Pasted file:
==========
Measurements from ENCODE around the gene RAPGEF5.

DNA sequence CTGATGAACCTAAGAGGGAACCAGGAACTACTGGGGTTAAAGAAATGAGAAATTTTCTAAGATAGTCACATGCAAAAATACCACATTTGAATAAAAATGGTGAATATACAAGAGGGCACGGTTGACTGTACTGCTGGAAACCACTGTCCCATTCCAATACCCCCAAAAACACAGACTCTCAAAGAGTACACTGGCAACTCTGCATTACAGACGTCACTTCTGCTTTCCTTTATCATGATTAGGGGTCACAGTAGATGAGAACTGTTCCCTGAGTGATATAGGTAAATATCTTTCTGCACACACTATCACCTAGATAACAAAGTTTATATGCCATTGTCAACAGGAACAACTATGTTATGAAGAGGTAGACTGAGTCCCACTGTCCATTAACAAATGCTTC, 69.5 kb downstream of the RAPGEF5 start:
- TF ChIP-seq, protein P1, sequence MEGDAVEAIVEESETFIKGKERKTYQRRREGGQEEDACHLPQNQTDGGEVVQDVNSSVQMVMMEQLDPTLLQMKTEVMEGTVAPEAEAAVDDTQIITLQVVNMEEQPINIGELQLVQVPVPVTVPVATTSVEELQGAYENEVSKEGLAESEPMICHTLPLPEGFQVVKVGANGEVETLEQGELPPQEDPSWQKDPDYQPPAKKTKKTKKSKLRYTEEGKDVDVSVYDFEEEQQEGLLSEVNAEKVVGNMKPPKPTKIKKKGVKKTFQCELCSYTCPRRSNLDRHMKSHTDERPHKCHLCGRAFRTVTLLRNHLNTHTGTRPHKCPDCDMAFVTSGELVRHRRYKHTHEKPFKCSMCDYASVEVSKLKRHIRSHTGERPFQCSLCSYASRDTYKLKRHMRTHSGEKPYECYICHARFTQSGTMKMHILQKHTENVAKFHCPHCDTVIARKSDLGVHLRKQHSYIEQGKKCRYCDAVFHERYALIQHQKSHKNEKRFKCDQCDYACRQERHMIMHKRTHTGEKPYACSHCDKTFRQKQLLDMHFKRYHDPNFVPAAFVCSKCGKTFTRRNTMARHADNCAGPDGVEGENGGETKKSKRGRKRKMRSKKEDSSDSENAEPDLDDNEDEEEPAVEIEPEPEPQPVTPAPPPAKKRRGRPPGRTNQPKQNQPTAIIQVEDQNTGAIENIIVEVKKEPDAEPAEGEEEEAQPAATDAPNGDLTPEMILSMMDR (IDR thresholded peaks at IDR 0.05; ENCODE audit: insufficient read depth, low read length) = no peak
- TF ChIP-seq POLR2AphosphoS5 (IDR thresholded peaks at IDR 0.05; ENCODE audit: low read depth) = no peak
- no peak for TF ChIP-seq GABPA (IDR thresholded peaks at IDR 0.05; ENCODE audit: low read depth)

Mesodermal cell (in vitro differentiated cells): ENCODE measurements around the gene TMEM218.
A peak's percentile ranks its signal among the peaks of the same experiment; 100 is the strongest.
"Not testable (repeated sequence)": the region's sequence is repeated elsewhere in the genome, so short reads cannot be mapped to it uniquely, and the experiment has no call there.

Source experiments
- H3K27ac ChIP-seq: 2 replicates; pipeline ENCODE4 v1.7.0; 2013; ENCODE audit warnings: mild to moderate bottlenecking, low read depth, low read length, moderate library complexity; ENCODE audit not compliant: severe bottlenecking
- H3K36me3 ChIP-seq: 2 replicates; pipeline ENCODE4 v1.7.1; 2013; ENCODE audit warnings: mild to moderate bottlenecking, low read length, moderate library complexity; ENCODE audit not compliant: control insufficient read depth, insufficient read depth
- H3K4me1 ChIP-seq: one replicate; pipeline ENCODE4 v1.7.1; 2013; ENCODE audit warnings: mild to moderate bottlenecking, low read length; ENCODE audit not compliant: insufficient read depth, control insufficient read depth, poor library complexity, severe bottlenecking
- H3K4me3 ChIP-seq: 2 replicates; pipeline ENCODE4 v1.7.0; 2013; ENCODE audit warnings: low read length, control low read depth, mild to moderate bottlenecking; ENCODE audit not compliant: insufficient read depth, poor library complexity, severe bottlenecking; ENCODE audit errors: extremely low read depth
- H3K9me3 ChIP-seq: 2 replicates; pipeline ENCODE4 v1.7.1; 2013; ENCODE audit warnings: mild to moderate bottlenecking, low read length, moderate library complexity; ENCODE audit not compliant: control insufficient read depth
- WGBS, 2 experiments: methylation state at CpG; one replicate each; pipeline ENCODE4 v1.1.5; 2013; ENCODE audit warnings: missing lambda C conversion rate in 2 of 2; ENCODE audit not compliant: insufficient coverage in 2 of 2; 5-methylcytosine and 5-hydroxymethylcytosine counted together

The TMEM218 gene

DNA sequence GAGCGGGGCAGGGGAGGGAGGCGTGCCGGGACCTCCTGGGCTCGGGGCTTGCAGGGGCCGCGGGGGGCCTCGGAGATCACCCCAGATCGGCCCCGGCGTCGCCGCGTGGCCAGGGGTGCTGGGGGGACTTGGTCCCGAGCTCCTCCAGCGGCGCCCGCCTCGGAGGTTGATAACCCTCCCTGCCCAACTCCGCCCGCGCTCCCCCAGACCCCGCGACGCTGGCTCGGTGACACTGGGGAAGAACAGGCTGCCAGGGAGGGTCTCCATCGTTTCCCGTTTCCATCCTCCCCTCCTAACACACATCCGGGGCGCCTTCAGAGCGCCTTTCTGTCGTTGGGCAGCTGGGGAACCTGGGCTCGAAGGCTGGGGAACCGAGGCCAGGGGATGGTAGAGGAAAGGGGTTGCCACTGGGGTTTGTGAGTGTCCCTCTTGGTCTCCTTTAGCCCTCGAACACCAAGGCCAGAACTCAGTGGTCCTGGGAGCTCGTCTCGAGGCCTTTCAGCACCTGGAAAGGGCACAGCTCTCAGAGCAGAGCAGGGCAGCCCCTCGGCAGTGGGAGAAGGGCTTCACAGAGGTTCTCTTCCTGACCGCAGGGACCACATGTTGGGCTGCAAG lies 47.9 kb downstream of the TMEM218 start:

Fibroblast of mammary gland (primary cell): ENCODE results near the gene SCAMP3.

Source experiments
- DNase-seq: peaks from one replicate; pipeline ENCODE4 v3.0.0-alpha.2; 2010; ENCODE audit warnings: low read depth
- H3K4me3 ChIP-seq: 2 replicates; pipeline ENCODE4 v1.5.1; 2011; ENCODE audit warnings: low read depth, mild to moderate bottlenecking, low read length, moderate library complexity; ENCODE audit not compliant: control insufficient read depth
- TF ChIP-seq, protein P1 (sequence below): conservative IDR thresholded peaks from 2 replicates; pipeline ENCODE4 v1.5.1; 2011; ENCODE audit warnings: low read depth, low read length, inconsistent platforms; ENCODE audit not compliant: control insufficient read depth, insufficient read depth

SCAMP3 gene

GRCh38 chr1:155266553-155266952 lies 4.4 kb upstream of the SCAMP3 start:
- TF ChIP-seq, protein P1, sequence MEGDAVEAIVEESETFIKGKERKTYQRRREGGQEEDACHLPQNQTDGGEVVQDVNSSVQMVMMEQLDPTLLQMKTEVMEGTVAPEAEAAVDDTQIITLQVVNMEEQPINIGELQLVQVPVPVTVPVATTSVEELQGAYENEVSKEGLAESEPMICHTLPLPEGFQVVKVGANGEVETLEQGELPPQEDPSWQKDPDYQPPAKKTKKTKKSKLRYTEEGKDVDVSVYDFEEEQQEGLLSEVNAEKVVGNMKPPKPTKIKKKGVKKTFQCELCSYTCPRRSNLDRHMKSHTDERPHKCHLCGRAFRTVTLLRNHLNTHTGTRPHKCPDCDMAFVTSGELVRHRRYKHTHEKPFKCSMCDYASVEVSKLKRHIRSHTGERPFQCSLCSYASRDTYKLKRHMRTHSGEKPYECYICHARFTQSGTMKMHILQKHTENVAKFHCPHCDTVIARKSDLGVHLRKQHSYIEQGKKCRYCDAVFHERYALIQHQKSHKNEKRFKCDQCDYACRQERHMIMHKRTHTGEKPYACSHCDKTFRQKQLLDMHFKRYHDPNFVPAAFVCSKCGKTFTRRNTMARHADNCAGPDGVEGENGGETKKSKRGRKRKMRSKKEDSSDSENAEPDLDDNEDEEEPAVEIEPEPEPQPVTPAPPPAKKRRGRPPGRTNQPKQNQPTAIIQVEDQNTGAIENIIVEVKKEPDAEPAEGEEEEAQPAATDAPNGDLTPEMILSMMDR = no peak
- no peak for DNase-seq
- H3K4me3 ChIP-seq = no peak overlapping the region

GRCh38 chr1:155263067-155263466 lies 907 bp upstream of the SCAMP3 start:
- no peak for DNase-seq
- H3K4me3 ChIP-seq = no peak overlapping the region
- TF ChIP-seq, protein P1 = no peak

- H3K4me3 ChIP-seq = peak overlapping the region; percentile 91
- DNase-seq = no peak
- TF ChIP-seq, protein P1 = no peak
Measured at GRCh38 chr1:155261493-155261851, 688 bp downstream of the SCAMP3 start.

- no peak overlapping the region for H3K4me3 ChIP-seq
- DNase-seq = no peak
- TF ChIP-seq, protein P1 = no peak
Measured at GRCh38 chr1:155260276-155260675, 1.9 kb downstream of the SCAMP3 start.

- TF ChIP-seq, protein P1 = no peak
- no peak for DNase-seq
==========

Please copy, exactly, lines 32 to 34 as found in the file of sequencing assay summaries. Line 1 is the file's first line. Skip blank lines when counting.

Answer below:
- H3K4me3 ChIP-seq = peak overlapping the region; percentile 91
- DNase-seq = no peak
- TF ChIP-seq, protein P1 = no peak